On February 16, 2017 the Florida Supreme Court recommended that the Court not adopt the Daubert standard to replace the Frye standard for admitting expert opinion evidence. Under the Daubert standard, the judge has authority to exclude an expert’s opinion even if the expert had used reliable and accepted methodology, if the judge determined the expert’s conclusions were unsupported by his or her methodology. Under the Frye standard, courts, “in admitting expert testimony deduced from a well-recognized scientific principle or discovery,” must ensure that “the thing from which the deduction is made [is] sufficiently established to have gained general acceptance in the particular field in which it belongs.” Frye v. United States, 293 F. 1013, 1014 (D.C. Cir. 1923). Frye allows the jury, rather than the judge, to determine the reliability of the expert testimony.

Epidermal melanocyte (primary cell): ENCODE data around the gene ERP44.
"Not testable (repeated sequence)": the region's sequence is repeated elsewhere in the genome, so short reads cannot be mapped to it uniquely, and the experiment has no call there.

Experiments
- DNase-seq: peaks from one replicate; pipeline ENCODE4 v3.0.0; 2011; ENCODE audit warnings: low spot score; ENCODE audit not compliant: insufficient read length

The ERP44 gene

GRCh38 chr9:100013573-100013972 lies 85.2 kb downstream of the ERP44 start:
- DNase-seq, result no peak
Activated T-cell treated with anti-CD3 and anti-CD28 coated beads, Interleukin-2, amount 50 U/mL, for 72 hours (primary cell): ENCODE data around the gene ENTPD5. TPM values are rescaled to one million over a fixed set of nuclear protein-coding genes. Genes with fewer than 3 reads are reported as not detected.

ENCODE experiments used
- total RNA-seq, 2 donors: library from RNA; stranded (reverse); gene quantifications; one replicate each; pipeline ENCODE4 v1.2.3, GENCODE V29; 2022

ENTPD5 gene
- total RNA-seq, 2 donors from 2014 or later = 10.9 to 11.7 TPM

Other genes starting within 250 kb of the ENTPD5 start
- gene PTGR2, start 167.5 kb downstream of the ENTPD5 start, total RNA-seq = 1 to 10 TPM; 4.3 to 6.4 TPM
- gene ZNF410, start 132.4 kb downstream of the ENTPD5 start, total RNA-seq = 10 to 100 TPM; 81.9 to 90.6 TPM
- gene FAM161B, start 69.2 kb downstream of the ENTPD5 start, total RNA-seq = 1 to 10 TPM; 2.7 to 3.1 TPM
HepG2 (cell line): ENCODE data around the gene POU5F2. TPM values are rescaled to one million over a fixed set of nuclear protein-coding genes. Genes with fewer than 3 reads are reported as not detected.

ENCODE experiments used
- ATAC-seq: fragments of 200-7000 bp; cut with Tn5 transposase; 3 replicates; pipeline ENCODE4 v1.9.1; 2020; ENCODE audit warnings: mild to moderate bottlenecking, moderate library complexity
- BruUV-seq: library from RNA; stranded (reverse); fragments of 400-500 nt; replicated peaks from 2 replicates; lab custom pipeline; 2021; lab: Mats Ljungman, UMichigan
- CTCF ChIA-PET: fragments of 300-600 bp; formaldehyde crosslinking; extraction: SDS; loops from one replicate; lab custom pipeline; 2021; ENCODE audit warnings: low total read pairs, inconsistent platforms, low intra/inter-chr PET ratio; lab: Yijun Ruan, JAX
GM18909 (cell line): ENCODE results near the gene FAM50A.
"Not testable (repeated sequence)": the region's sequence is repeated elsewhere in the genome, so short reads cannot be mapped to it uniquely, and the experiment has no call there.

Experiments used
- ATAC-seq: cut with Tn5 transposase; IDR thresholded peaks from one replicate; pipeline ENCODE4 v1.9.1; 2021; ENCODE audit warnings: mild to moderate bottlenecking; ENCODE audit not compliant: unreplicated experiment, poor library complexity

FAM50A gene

Daubert is still the standard under the Federal Rules of Evidence and was only adopted by the Florida legislature in 2013. The Court sited to constitutional concerns in declining to adopt the proposed amendments to the Evidence Code. Particularly that the Daubert standard undermines the right to a jury trial and denies access to the courts. Following the Supreme Court’s decision, a Judge in the 13th Circuit held that Daubert will be considered substantive law unless and until it is found to be unconstitutional. Thus, it appears that the Supreme Court’s majority decision is being met with mixed reactions that will undoubtedly be addressed in the months to come. Read the opinion here.
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